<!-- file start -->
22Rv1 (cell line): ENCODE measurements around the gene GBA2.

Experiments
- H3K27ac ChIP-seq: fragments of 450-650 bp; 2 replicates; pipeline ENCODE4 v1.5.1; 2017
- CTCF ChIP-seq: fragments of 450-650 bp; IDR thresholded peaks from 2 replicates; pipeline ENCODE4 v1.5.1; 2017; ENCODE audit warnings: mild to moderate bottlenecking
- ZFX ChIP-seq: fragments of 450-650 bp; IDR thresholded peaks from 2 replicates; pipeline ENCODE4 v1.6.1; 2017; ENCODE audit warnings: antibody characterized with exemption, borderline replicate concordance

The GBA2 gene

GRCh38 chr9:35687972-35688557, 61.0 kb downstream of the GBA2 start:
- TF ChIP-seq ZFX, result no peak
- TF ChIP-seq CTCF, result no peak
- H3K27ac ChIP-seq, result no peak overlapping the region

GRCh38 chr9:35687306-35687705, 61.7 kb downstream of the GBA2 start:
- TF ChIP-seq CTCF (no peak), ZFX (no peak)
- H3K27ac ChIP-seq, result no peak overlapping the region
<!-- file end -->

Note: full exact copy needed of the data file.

22Rv1 (cell line): ENCODE measurements around the gene GBA2.

Experiments
- H3K27ac ChIP-seq: fragments of 450-650 bp; 2 replicates; pipeline ENCODE4 v1.5.1; 2017
- CTCF ChIP-seq: fragments of 450-650 bp; IDR thresholded peaks from 2 replicates; pipeline ENCODE4 v1.5.1; 2017; ENCODE audit warnings: mild to moderate bottlenecking
- ZFX ChIP-seq: fragments of 450-650 bp; IDR thresholded peaks from 2 replicates; pipeline ENCODE4 v1.6.1; 2017; ENCODE audit warnings: antibody characterized with exemption, borderline replicate concordance

The GBA2 gene

GRCh38 chr9:35687972-35688557, 61.0 kb downstream of the GBA2 start:
- TF ChIP-seq ZFX, result no peak
- TF ChIP-seq CTCF, result no peak
- H3K27ac ChIP-seq, result no peak overlapping the region

GRCh38 chr9:35687306-35687705, 61.7 kb downstream of the GBA2 start:
- TF ChIP-seq CTCF (no peak), ZFX (no peak)
- H3K27ac ChIP-seq, result no peak overlapping the region